[Grammar] A World Cup match which I watched live

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angelene001

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I'd like to tell you about a World Cup match which I watched live at a stadium in London.

Can I use "live" as an adverb after the verb "watch" meaning that I was physically present at the stadium and watched that sports event?

And one more thing:
It was the World Cup semi-finals.

Is it correct?
 

5jj

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If you watch something live, you normally watch it on TV as it is happening.
 

angelene001

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So it's better to skip "live" in my sentence.

When we talk about national teams, are both versions correct?
1. The Spain national football team.
2. The Spanish national football team.

And can we say:
1. The Spain team won.
2. The Spanish team won.
 

5jj

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We normally say just 'Spain'.
 

BobK

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If you watch something live, you normally watch it on TV as it is happening.
:up: And if you were present at the match, you watched it 'in person'.

b
 

angelene001

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We normally say just 'Spain'.


Spain won. They were very happy.

Is it a correct pronoun?

Could you tell me about the correctness of the sentences with "Spanish/Spain team"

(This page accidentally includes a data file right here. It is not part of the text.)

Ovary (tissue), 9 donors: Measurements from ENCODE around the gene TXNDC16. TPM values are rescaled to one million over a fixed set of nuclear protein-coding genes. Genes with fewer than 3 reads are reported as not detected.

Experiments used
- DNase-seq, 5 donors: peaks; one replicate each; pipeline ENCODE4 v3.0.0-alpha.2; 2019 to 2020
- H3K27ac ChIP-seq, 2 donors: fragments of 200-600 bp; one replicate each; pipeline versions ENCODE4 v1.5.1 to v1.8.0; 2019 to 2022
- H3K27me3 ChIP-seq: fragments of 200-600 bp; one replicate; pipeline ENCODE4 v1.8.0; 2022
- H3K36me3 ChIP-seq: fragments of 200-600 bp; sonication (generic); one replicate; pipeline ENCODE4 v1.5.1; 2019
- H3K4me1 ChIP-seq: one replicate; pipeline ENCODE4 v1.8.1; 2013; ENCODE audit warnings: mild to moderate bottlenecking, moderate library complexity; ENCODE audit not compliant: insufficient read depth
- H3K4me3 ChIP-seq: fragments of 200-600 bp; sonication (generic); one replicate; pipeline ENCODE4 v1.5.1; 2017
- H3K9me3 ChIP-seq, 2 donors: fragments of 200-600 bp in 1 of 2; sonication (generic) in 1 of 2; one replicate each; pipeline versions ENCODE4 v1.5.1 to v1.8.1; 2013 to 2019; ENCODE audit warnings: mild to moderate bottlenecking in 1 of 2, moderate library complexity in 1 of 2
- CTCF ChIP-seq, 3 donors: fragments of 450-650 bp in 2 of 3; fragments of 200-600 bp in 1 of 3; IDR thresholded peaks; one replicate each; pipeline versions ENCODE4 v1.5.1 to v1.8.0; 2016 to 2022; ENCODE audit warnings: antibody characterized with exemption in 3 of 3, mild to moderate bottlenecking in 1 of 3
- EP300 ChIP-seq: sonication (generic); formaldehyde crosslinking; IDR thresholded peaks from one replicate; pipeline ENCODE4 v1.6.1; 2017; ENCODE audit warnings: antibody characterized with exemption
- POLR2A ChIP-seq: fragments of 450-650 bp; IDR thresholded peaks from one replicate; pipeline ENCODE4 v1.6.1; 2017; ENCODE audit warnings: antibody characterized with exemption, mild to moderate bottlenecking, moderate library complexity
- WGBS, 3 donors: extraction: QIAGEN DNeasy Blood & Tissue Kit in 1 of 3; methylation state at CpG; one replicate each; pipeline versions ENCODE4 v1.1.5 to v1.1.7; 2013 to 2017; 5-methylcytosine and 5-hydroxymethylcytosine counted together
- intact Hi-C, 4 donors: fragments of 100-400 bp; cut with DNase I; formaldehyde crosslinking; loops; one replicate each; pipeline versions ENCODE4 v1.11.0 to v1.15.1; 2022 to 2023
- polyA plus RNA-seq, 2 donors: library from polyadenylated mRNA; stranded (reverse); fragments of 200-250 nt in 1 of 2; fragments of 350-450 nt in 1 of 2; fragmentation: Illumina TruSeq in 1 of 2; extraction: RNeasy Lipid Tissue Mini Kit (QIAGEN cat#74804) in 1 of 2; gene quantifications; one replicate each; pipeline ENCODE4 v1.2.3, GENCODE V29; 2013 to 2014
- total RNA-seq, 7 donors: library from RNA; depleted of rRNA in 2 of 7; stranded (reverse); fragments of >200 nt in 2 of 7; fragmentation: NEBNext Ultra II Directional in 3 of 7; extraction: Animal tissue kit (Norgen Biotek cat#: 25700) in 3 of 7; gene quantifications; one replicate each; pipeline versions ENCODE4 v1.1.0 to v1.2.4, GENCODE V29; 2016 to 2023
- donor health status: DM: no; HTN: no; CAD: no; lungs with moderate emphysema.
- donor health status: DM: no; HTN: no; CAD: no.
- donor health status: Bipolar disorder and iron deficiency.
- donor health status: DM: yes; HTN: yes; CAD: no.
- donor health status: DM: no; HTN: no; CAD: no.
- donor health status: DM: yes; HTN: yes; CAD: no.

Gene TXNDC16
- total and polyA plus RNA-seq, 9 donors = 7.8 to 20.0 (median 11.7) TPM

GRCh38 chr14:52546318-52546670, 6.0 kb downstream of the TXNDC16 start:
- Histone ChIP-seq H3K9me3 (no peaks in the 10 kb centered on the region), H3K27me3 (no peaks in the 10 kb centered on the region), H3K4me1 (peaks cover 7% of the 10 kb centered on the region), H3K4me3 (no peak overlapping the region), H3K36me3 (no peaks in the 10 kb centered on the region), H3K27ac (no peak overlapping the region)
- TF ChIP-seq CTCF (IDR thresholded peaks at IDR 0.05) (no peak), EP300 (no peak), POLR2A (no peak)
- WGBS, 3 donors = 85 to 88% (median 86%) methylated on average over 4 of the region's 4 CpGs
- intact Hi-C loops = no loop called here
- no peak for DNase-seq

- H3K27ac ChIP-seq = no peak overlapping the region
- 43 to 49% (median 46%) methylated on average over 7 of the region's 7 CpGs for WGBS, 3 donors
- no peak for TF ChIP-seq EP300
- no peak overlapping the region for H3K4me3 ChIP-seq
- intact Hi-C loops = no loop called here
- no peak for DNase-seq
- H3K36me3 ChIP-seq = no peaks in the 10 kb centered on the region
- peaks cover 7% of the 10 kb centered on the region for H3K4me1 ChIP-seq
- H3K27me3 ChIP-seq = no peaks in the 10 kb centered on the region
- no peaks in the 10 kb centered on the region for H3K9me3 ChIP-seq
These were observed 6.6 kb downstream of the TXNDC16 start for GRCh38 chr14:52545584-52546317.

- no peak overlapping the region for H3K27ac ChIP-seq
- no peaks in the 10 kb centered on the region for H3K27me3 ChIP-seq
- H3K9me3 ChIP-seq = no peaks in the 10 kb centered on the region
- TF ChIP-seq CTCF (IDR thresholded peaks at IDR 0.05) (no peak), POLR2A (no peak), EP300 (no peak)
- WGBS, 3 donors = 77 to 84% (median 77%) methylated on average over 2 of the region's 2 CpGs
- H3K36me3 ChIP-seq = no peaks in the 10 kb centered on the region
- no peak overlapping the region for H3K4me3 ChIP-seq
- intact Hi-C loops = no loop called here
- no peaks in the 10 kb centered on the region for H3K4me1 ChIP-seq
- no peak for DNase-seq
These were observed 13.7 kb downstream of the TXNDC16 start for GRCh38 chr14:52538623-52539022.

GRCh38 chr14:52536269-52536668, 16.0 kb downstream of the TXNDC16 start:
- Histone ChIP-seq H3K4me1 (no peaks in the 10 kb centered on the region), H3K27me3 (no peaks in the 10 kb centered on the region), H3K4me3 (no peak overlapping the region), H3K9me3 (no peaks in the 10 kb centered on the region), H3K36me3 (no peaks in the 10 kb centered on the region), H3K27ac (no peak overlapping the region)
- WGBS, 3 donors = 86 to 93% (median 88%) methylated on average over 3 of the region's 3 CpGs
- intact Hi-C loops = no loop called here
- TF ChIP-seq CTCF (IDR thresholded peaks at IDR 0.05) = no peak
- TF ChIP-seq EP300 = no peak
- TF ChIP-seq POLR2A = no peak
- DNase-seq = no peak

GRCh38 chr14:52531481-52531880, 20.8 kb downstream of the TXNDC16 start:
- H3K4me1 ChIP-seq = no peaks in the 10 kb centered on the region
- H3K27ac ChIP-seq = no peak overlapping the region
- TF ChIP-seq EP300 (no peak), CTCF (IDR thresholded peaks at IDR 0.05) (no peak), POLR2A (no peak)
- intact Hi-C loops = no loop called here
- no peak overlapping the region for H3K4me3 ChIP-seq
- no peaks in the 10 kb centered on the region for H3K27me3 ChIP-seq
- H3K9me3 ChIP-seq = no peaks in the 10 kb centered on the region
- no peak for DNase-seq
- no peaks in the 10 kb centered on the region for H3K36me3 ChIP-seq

angelene001

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We say:
It was held at a stadium in London.
or
It was held in a stadium in London.
 

Bennevis

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Spain won. They were very happy.

Is it a correct pronoun?

Could you tell me about the correctness of the sentences with "Spanish/Spain team"

'They were very happy' is correct.

As a side note, I've noticed that when they refer to a whole team, they use the plural: Manchester United were unhappy with the referee's decision.

As for the difference between "Spanish team" and "Spain team", consider these examples:

1) The Spanish team created more chances than the Italian (team).
2) They consider the Spain team the best team of the last decade.

There is a slight difference, I believe.
 

angelene001

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If you watch something live, you normally watch it on TV as it is happening.


You can watch the French Open live this Saturday.

Reading this someone understands that I mean "watch on tv", right?

Is it possible to say:
You can watch a live French Open tournament this Saturday.

Can I skip "tournament" and just say:
You can watch live French Open this Saturday.
 

Bennevis

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You can watch the French Open live this Saturday.

Sometimes you might need to search the Internet to get answers to your questions. Use the following pattern:

"French Open" site:uk
"French Open" site:us
"French Open" site:au
"French Open" site:nz
"French Open" site:ca

If you enter a string like that into the Google search box, you'll be presented with a number of sites run, respectively, in the United Kingdom, the United States, Australia, New Zealand, and Canada - the English speaking countries. I resort to this technique every time I have doubts about using a certain collocation. You can type "French Open" into the Google search box the way it's shown above to see whether the definite article has to be used.